Great news at the beginning of 2018 from the end of 2017-- existing home sales jumped 5.6% in November 2017 to its highest level in 11 years. The U.S. housing market recovered from its hurricane-based slowdown and pent up demand for purchases caused a surge in existing home sales; it's unlikely to see more significant increases like this until new housing can meet current demand. Additionally, the Case-Shiller U.S. National Housing Prices Index continued to climb past its 2007 peak before the Great Recession. (Image below displays data from Jan. 2006 to present)
Some economists are concerned by the latent demand for housing by financially-strained millennials. "Higher student debts and the difficulty of getting on the housing ladder have made it harder for millennials to build a nest-egg. That disparity might come back to bite the baby-boomer generation, who are fast moving into retirement. When baby-boomers want to cash in their assets, they may find millennials can’t afford to buy them at current prices," full article here. Whether or not millennials will be able to purchase those assets could be the crux of another macroeconomic issue in the housing market.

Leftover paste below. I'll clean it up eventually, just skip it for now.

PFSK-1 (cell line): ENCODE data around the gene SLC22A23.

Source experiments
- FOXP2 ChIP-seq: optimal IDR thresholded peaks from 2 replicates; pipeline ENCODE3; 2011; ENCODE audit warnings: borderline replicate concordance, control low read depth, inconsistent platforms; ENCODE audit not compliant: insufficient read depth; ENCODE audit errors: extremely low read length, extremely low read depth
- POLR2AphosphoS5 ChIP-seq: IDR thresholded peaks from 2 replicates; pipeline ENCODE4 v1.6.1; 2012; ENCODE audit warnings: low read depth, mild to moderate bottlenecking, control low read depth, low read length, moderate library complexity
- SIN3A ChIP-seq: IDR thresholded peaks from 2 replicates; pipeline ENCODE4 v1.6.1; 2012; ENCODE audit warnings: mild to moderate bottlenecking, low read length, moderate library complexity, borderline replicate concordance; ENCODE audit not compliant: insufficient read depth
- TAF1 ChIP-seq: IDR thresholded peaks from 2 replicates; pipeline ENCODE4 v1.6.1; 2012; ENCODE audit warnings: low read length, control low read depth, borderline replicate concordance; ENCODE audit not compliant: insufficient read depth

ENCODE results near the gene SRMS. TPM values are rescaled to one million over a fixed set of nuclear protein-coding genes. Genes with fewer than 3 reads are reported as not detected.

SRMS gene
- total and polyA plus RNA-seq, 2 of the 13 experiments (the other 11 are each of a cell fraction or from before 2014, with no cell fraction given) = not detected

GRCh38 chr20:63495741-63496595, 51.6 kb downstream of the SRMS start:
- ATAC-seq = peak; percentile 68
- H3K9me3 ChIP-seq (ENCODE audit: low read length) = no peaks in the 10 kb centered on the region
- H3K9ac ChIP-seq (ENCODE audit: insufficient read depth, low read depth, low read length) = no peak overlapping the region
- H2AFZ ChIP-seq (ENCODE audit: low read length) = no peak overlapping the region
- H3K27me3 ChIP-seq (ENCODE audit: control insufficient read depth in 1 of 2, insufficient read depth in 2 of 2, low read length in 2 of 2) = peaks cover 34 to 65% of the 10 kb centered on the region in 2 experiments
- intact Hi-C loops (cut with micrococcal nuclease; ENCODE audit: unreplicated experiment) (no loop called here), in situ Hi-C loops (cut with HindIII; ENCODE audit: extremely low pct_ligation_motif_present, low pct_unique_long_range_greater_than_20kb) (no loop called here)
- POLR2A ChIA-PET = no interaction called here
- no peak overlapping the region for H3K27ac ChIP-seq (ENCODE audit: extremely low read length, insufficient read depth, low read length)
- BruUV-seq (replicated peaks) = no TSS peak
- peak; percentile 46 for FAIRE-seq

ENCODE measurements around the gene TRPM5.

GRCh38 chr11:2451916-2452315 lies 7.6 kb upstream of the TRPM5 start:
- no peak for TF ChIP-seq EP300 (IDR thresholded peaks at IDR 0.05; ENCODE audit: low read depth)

The U.S. Senate convenes today and the House of Representatives will start again next Monday. At the top of the agenda: passing a budget deal by January 19th to avoid a government shutdown, renewing funding for the Children's Health Insurance Program, and reauthorizing the Foreign Intelligence Surveillance Act.
Be on the look out for our Calls-For-Action as congress and the state legislature reconvene!